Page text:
Saturday, March 7, 2020

Review: Supercrew

In the Supers genre of games, there is a lot to choose from and to me most of the games out there fall short in either capturing the soul of the genre or in the mechanics. I have ran and played in a lot of different supers games in my time and for awhile I lost my drive for supers games until I stumbled across The Supercrew. This is one of those games that flies under the radar because it is independently published, written, and drawn by Tobias Radsater who lives in Sweden.

Presentation: The entire game is designed and presented as a 30 page comic. As you read through the comic book you are take through a one shot premise, character creation, the system, and all of the how to do x, y, and z's. The one shot premise is highly entertaining because all of the characters start out as going to a Dungeons and Dragons session and during the game they receive notice of impending danger and then proceed to make separate excuses to leave the game. This naturally leaves the game masters head spinning. The art is simple yet it fits the genre and the style really well - it is very four color.

Character Creation: Character creation happens in of two ways per true super hero game fashion. You can roll for your abilities and define them randomly or you can make up whatever abilities you want to design your superhero. You choose or roll for three abilities and decide which one will have a Rank of 3, a Rank of 2, and a Rank of 1. To help focus your decisions, you are given a table that includes (you use it to random roll as well) attribute, super power, attack, equipment, control, and skill. In addition to this, you get to define three tricks that help make your hero more unique and they can be used once per adventure. Each trick is attached to an ability and has a different effect that changes the die roll. Another neat little quark to this game is that the character sheet has space for you to draw your heroes costume and it is part of the process.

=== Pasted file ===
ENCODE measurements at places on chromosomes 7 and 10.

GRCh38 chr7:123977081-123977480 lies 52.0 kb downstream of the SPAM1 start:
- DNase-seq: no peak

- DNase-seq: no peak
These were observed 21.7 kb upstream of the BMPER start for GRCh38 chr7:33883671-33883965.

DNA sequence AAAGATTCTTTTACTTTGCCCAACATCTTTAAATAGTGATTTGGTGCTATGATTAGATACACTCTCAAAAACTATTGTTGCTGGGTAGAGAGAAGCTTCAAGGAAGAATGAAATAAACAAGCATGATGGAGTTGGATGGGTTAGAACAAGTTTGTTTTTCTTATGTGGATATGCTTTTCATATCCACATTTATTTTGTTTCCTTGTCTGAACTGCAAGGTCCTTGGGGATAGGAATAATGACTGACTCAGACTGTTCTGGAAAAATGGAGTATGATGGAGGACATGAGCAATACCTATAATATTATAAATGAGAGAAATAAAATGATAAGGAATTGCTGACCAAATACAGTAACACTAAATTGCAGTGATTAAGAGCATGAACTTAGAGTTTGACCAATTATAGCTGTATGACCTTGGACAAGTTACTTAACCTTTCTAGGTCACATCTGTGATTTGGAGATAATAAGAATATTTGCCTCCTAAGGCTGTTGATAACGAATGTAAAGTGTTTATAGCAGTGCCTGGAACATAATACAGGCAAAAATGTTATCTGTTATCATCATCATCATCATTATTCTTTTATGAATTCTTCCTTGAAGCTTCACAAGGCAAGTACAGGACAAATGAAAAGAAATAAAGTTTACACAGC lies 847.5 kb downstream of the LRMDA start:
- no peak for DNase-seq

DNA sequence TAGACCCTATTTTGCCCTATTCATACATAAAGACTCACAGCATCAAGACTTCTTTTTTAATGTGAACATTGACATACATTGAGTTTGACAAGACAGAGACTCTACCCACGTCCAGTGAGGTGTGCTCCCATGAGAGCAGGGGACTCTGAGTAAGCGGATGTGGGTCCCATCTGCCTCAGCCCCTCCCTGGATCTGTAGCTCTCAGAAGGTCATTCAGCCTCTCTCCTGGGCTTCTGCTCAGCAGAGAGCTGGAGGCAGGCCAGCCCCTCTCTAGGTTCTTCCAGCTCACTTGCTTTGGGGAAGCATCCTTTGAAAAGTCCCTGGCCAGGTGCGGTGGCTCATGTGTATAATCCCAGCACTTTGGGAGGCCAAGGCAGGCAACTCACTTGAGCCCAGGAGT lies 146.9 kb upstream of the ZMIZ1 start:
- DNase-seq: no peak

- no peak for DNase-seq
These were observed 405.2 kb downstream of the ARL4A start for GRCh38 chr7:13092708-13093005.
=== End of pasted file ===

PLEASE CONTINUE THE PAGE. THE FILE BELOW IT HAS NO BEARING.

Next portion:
Here are some examples of characters:

Captain America

1: Absolute Peak of Human Physical Ability
2: Vibranium Shield
3: Inspirational Leadership

Reroll (Inspirational leadership):  Patriotism
Change roll to '5' (Vibranium shield): Throw shield
Effect 2 (Vibranium shield): Defend others


1:Gas Powered Grappling Gun
2: Street Fighter "The city is afraid of me"
3:Detective "Last night, a comedian died in New York. Somebody knows why. Somebody knows."

Reroll Gas Powered Grappling Gun):  Unexpected Action "Tactically brilliant and unpredictable"
Change roll to '5' (Detective): Gain Information "Give me the smallest finger on a mans hand. I'll produce information."
Effect 2 (Street Fighter):Everything is a Weapon - in the story he uses a toilet bowl, a fork, cooking fat, and a cigarette as weapons.

Resolution: The mechanics are straight forward. For each rank you roll that number of six sided dice and each result of a 4, 5, or 6 counts as a success which is called an effect. 6's explode and are re-rolled to add additional effect. Though, there is a caveat to using your Rank 3 ability and that is it costs an hero point to use. Players earn hero points by using their Rank 1 abilities. This creates an interesting type of meta currency that does not hold over to future sessions. A hero can also get a once per session anecdote bonus when the recall something from a previous story.  Heroes can team up to give the lead hero an extra dice to roll for an task.